Those four approaches in our Toolkit – peer tutoring, collaborative learning, feedback, and metacognition and self-regulation – all show moderate-to-high impact on pupil attainment for very low cost. This means they are approaches which schools are right to consider very seriously when deciding how to improve pupil attainment most cost effectively.
While many of these practices are used in classrooms to some extent, the evidence shows that high impacts shown in the Toolkit can be difficult to achieve in practice, and that teachers need specific skills to be able to help pupils develop these effective learning capabilities alongside content knowledge. Our evidence suggests that simply telling teachers about an approach is unlikely to be effective; they will need sustained support to apply them in the classroom. Likewise, teaching pupils about generic learning skills, but not helping to apply them in specific contexts, is less likely to improve outcomes.
Metacognition and self-regulation: A number of EEF-funded projects which employ metacognition and self-regulation approaches have found positive impacts on attainment:
- Thinking, Doing, Talking Science and Using Self-Regulation to Improve Writing – two of the EEF’s Promising Projects – both show how improving students’ abilities to plan, monitor and evaluate their learning can be effective when the skills are developed alongside specific subject content.
- Dialogic Teaching and Philosophy for Children – both EEF Promising Projects – demonstrate that improved classroom dialogue and supporting pupils to engage in reasoned discussion can be used to develop pupils’ learning skills.
- Changing Mindsets and ReflectEd – the latter an EEF Promising Project – aimed explicitly to develop pupils’ understanding of what effective learning looks like, with ReflectEd then supporting pupils to apply these skills in lessons. Both showed some promising results on attainment..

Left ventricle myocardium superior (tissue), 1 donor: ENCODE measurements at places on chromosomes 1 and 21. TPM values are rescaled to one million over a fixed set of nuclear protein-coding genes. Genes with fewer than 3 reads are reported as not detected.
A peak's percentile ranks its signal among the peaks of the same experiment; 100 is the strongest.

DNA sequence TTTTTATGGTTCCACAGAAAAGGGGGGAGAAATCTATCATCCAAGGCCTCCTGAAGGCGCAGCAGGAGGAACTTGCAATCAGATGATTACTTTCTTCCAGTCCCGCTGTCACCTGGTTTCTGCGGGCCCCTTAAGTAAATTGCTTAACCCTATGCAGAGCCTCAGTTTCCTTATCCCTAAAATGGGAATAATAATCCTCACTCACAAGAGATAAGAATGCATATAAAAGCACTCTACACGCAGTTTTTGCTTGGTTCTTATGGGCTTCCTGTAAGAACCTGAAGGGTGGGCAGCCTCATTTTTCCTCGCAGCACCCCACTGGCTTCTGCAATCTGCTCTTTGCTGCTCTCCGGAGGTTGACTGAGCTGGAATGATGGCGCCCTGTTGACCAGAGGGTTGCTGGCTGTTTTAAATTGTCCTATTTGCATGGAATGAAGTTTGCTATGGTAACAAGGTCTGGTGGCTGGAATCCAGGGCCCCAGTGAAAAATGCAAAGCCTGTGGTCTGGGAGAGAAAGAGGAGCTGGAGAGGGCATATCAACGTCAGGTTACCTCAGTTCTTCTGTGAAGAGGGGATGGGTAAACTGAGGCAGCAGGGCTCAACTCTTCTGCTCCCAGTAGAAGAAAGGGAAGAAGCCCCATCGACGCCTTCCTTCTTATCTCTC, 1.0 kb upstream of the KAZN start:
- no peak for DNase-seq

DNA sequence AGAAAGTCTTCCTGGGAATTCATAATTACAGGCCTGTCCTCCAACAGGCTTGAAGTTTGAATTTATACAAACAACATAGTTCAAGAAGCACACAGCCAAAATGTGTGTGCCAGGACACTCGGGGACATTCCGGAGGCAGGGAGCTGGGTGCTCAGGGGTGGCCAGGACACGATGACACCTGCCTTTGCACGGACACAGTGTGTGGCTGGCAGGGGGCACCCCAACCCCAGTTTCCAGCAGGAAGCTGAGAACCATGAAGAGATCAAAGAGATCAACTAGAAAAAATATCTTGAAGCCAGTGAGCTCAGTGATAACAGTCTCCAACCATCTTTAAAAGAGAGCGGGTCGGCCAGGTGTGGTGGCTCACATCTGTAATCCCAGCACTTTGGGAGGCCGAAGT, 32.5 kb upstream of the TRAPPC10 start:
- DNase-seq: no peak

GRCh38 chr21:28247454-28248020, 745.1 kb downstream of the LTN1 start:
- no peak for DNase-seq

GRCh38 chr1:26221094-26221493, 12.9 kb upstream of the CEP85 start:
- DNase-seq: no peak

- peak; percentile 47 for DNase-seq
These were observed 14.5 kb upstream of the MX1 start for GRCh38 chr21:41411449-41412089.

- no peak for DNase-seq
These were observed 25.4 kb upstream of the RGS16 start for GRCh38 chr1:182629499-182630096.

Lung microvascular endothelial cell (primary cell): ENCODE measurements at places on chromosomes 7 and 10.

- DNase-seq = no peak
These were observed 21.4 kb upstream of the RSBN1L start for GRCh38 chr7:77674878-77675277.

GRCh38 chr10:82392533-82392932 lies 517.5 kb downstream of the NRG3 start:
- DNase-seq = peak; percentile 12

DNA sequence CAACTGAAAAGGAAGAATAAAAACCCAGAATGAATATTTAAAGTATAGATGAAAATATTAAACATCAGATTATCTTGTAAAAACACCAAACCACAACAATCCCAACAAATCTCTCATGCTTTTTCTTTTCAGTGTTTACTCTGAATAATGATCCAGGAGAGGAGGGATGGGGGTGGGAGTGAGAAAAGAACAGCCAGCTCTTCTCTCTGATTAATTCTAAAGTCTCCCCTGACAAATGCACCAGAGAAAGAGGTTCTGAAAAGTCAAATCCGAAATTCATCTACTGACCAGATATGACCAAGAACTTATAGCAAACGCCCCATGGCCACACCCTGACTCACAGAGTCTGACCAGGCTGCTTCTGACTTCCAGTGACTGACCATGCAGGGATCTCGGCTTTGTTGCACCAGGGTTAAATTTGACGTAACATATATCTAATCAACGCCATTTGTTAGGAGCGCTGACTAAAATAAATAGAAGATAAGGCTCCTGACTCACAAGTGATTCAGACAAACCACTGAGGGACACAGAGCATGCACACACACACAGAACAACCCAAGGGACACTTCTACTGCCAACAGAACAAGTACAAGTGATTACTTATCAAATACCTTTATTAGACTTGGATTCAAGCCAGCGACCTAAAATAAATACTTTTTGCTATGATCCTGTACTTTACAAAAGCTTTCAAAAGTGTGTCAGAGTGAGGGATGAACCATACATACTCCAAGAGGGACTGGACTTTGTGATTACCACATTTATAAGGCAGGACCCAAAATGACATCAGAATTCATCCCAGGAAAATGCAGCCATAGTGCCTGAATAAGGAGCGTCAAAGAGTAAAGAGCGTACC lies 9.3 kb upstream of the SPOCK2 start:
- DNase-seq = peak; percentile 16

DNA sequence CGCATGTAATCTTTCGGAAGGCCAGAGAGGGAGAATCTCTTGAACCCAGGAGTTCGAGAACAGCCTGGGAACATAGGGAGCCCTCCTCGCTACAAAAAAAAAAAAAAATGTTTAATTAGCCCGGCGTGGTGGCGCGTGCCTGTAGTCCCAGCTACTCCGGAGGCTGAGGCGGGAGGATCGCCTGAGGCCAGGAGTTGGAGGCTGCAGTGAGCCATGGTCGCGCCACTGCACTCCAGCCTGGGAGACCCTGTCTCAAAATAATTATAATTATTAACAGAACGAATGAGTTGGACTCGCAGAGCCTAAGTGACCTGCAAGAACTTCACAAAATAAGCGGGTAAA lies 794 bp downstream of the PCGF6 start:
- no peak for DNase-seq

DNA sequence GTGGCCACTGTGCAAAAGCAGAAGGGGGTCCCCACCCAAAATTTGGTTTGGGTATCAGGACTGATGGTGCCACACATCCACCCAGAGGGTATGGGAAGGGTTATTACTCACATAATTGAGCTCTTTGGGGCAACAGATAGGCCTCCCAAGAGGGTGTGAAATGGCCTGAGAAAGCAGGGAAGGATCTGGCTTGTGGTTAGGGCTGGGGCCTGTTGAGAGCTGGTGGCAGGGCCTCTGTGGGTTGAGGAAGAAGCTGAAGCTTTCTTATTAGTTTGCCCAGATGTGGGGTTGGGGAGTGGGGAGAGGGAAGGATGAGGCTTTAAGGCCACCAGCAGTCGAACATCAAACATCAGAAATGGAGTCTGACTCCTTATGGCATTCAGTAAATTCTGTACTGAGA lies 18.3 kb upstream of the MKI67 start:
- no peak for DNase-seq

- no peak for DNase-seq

These findings are broadly in line with the wider UK and international evidence.
In contrast, the EEF evaluation of Let’s Think Secondary Science (LTTS), a project which aimed to use principles of metacognition to improve science attainment, provided no evidence of improved outcomes for students by the end of the programme. Because previous evaluations of CASE – the programme on which LTSS is based - suggest that it had a long-term impact on academic attainment, the EEF will be measuring the longer term impact on GCSE results once they are available for the participating students.
Our 'Big Picture' pages on Science, Mathematics and Language and Literacy provide more subject-specific findings.
Peer tutoring: The findings of two EEF-funded peer tutoring projects, Shared Maths and Peer Tutoring in Secondary Schools, suggest that effective independent learning can be hard to achieve. Despite the international and British evidence collected to date on peer tutoring being very positive, both projects failed to find evidence of impact on attainment outcomes.
These surprising findings may reflect the fact that these particular approaches to peer tutoring are not effective, that the projects were not well-implemented, or potentially that there are some contexts in which peer tutoring is not effective. This EEF blog discusses the results in more detail.
Collaborative learning is a high potential approach based on the wider evidence, but we have not found many programmes which effectively introduce such approaches and improve outcomes.
Feedback can also be used to support pupils’ development of effective learning skills. The Feedback and monitoring pupil progress 'Big Picture' page describes the evidence in more detail.